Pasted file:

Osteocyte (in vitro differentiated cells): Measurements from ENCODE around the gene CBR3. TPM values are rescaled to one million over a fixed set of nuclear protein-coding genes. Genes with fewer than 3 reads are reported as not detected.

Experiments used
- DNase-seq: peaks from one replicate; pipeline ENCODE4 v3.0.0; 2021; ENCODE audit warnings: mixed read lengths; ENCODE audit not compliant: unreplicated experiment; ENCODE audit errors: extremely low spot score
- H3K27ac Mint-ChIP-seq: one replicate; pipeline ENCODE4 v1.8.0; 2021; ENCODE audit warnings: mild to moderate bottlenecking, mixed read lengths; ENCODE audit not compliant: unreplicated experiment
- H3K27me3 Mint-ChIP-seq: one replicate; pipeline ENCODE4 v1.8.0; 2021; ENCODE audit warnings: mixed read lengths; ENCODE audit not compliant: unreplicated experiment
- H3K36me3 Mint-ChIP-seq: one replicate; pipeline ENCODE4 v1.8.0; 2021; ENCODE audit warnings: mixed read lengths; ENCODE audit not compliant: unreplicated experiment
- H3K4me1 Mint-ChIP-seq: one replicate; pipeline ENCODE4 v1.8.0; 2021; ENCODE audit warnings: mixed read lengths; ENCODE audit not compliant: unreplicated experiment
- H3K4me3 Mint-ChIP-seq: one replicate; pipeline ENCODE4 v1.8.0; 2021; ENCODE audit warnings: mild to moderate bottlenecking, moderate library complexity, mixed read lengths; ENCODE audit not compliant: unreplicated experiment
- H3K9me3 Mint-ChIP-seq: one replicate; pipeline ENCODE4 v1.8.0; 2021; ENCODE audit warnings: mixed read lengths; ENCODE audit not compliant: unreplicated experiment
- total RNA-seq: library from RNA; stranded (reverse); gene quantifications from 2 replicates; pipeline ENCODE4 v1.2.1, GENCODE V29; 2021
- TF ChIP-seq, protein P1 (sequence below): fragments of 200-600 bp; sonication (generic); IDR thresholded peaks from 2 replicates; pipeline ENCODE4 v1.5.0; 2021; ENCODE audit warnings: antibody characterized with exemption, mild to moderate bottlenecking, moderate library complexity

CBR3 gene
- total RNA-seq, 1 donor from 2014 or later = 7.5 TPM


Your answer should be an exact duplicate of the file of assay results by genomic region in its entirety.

Osteocyte (in vitro differentiated cells): Measurements from ENCODE around the gene CBR3. TPM values are rescaled to one million over a fixed set of nuclear protein-coding genes. Genes with fewer than 3 reads are reported as not detected.

Experiments used
- DNase-seq: peaks from one replicate; pipeline ENCODE4 v3.0.0; 2021; ENCODE audit warnings: mixed read lengths; ENCODE audit not compliant: unreplicated experiment; ENCODE audit errors: extremely low spot score
- H3K27ac Mint-ChIP-seq: one replicate; pipeline ENCODE4 v1.8.0; 2021; ENCODE audit warnings: mild to moderate bottlenecking, mixed read lengths; ENCODE audit not compliant: unreplicated experiment
- H3K27me3 Mint-ChIP-seq: one replicate; pipeline ENCODE4 v1.8.0; 2021; ENCODE audit warnings: mixed read lengths; ENCODE audit not compliant: unreplicated experiment
- H3K36me3 Mint-ChIP-seq: one replicate; pipeline ENCODE4 v1.8.0; 2021; ENCODE audit warnings: mixed read lengths; ENCODE audit not compliant: unreplicated experiment
- H3K4me1 Mint-ChIP-seq: one replicate; pipeline ENCODE4 v1.8.0; 2021; ENCODE audit warnings: mixed read lengths; ENCODE audit not compliant: unreplicated experiment
- H3K4me3 Mint-ChIP-seq: one replicate; pipeline ENCODE4 v1.8.0; 2021; ENCODE audit warnings: mild to moderate bottlenecking, moderate library complexity, mixed read lengths; ENCODE audit not compliant: unreplicated experiment
- H3K9me3 Mint-ChIP-seq: one replicate; pipeline ENCODE4 v1.8.0; 2021; ENCODE audit warnings: mixed read lengths; ENCODE audit not compliant: unreplicated experiment
- total RNA-seq: library from RNA; stranded (reverse); gene quantifications from 2 replicates; pipeline ENCODE4 v1.2.1, GENCODE V29; 2021
- TF ChIP-seq, protein P1 (sequence below): fragments of 200-600 bp; sonication (generic); IDR thresholded peaks from 2 replicates; pipeline ENCODE4 v1.5.0; 2021; ENCODE audit warnings: antibody characterized with exemption, mild to moderate bottlenecking, moderate library complexity

CBR3 gene
- total RNA-seq, 1 donor from 2014 or later = 7.5 TPM